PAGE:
Although many people use e-cigarettes as an aid for getting off “dirtier” forms of smoking, more than half of established smokers who take up vaping continue to use conventional tobacco products as well. Worse, those who choose e-smoking as their initial form of nicotine delivery are at high risk for eventually “graduating” to old-style cigarettes/cigars/pipes and to other addictive drugs as well:

Of course, many e-cigarette users never go on to additional drug problems—but, especially for someone who starts at an age when the brain is still developing and all intoxicating drugs are still technically illegal, regular use can encourage general thinking along the lines of, “If this hasn’t hurt me, that won’t either,” or can generate an overall life habit of “always look for the quick fix.” At best, regular e-smoking to relax will likely encourage procrastination on taking healthier risks and developing overall initiative—and will make it feel normal to always follow the latest trends, rather than thinking for oneself.


If you’re a parent, know the signs of possible juuling/vaping:

  • A secretive attitude.
  • Attempts to conceal small rectangular or tubelike gadgets. (If your child suddenly develops a habit of “chewing on pens,” insist on examining the “pen” personally.)
  • “Fruity” smells in the absence of an obvious source.
  • Bloodshot eyes.
  • Increase in the drinking of water or other liquids (indicating “dry mouth”).
  • Frequent nosebleeds.
  • Increased use of cologne, breath mints or mouthwash (possible attempts to cover smell from flavored vapors or “vaped” marijuana).
  • Increased sensitivity to caffeine.
  • Signs of developing nicotine dependence: frequent snacking, changes in sleep patterns, irritability, coughing.

If you notice any of these symptoms, it’s time to have a serious talk with your child. Don’t open with “you’re smoking” accusations, and don’t rummage through your child’s things seeking further evidence: state forthrightly what concerns you and why, and listen to the answer. Quitting juuling (or stronger drugs) isn’t easy, so be prepared to work as a team to solve the problem, preferably with the help of a doctor and a licensed counselor.

And to minimize the risk of a juuling problem developing in the first place:

  • Don’t vape (or smoke) yourself! If you have a spouse or partner who’s unwilling to give up the habit, at least insist that vaporizers and liquids be kept where the kids can’t easily “borrow” them.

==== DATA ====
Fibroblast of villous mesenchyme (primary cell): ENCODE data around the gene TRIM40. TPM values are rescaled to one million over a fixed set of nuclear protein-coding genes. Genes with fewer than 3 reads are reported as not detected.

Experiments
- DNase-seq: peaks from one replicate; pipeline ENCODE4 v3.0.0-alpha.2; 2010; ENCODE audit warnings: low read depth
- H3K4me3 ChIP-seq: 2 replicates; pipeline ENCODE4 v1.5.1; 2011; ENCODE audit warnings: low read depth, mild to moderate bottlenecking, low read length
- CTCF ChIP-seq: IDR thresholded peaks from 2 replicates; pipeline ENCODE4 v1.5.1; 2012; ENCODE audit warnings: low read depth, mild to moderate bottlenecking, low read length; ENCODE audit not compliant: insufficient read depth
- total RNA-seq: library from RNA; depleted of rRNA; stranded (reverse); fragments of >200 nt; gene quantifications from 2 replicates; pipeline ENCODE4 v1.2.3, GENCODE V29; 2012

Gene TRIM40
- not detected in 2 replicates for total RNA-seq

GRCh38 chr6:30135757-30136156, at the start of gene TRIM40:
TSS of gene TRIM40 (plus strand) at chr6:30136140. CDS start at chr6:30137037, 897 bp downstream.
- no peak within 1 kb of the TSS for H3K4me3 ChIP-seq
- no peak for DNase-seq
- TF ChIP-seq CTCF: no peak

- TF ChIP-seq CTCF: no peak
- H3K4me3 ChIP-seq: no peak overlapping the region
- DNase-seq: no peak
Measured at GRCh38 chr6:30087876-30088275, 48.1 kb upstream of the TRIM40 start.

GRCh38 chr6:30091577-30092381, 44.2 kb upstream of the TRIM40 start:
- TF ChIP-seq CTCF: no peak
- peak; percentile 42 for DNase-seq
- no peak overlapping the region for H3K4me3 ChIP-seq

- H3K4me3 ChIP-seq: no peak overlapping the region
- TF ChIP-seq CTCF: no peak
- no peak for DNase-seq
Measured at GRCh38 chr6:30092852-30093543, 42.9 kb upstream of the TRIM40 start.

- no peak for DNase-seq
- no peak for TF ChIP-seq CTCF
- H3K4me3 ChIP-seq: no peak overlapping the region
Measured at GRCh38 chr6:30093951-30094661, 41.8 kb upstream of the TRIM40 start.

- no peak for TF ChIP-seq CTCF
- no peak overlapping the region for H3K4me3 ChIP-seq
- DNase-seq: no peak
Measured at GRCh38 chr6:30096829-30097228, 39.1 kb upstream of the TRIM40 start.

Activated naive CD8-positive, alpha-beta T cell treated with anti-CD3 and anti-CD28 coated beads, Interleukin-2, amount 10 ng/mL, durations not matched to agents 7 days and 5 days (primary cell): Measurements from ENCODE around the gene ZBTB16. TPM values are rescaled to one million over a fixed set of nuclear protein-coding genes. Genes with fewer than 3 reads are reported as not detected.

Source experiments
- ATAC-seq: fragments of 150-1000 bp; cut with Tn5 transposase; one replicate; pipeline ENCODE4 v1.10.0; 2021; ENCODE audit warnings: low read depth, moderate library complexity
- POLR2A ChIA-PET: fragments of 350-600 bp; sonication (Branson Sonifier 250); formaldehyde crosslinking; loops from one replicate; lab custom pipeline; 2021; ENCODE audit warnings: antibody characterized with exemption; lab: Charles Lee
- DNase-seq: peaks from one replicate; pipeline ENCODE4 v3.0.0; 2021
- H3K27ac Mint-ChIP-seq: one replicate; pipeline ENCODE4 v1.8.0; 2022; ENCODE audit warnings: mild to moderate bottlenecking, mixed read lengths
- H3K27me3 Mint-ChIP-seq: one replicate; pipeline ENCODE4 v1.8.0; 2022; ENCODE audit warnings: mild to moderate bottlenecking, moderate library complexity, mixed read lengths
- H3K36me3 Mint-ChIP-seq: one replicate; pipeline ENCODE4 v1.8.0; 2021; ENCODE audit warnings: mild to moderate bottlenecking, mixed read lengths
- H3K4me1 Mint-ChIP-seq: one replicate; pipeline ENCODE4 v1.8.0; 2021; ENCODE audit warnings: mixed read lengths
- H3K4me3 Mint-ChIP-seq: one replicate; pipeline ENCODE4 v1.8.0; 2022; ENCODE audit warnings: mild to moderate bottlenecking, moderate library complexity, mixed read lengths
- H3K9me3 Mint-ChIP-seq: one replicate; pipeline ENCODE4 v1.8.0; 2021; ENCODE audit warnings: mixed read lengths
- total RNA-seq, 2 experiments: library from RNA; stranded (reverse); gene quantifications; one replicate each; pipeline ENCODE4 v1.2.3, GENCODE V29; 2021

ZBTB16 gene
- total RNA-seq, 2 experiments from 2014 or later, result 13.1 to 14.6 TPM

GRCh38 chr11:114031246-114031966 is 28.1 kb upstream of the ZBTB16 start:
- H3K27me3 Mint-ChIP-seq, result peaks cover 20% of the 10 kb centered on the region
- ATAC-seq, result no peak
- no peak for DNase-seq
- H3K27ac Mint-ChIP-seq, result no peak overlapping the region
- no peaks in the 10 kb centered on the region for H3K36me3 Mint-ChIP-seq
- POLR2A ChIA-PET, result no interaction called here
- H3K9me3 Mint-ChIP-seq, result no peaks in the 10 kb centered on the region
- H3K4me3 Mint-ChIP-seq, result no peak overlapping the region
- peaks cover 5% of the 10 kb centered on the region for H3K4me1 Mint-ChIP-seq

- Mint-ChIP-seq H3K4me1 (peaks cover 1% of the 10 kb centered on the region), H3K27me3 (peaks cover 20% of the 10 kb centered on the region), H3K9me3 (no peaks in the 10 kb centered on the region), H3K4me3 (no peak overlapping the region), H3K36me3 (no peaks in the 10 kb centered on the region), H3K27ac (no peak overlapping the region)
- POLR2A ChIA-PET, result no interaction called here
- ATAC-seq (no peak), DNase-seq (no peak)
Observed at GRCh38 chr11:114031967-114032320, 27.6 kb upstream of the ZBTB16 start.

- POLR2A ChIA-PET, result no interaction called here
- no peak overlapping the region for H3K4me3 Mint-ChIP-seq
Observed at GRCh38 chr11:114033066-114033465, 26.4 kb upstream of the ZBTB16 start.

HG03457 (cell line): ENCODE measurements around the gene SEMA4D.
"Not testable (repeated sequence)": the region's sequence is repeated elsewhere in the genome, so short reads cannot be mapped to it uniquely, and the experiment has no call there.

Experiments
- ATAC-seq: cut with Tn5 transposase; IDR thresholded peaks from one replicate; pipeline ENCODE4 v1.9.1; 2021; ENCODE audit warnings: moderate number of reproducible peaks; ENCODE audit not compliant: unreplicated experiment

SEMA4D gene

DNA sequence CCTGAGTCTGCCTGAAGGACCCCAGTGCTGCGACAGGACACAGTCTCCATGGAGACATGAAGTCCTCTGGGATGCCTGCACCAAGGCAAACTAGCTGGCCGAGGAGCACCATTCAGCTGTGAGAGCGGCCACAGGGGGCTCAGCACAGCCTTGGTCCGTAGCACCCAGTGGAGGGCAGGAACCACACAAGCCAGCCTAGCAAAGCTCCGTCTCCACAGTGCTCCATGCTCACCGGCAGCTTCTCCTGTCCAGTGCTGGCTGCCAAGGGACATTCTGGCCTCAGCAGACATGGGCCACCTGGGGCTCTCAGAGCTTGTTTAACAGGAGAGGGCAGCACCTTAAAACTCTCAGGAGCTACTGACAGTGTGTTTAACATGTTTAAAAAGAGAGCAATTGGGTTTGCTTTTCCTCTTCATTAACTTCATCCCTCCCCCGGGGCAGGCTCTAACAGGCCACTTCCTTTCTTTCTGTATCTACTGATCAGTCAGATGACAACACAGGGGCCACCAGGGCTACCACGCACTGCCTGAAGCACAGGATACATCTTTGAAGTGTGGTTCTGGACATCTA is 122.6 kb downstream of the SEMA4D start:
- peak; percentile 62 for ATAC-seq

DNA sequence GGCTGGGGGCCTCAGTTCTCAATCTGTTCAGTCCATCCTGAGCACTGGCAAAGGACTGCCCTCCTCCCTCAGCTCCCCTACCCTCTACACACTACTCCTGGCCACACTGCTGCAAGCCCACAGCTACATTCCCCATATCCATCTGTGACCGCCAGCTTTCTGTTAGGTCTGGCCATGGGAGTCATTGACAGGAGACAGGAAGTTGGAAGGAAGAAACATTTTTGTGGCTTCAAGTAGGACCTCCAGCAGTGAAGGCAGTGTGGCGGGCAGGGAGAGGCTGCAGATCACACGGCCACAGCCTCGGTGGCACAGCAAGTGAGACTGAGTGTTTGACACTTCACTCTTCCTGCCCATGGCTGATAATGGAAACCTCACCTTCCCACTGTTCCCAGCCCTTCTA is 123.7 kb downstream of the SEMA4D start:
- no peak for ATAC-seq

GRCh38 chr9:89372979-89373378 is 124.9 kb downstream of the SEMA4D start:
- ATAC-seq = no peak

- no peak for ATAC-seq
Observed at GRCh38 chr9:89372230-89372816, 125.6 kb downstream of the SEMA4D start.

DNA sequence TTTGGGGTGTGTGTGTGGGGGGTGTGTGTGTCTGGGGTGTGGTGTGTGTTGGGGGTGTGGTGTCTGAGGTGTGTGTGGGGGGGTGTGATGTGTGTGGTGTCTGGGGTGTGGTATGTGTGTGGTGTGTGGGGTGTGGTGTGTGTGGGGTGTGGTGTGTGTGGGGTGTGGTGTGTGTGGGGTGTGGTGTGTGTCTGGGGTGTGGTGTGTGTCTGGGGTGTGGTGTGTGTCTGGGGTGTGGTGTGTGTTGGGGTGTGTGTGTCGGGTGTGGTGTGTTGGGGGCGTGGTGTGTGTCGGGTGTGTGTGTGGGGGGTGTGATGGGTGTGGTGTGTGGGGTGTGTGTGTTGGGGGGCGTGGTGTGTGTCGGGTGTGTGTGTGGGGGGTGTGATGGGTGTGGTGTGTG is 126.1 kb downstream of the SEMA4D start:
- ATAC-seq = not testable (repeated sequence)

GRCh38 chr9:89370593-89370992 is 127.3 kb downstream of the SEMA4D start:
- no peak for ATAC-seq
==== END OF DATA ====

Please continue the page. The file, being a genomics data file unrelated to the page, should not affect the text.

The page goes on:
• Talk honestly with your kids about the health dangers of nicotine, including addiction—and make sure they know most e-cigarette liquids do contain nicotine.
  • Emphasize respecting the law—including minimum-age laws for buying vaping products.
  • Ask your kids to educate you on vaping and other drug trends in their peer groups.
  • Remember that understanding, attentive parents are every family’s best defense against teenage problems of all kinds.



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Chen, Angus. “Teenagers Embrace JUUL, Saying It’s Discreet Enough to Vape in Class.”, December 4, 2017. Accessed January 29, 2018.

Dutton, Judy. “5 Signs Your Kid Is ‘Vaping.’”, January 13, 2015. Accessed January 29, 2018.

Esposito, Lisa. “How to Talk to Your Teen about Vaping.” U. S. News & World Report, October 21, 2015. Accessed January 29, 2018.

Fuentes, Jennifer. “Does Vaping Prep Teens for Lifelong Addiction?”, August 25, 2015. Accessed January 29, 2018.

Fuentes, Jennifer. “More Questions Than Answers with ‘Vaping’ Craze.” Vital Record, April 15, 2014. Accessed January 29, 2018.

Ganim, Sara, and Scott Zamost. “Vaping: The Latest Scourge in Drug Abuse.”, September 5, 2015. Accessed January 29, 2018.

Goldstein, Jaimie E. “Students Find Way to Secretly Smoke Marijuana in Class.” CBS Denver, February 5, 2014. Accessed January 29, 2018.

Teitell, Beth. “‘Juuling’: The Most Widespread Phenomenon You’ve Never Heard Of.” Boston Globe, November 16, 2017. Accessed January 29, 2018.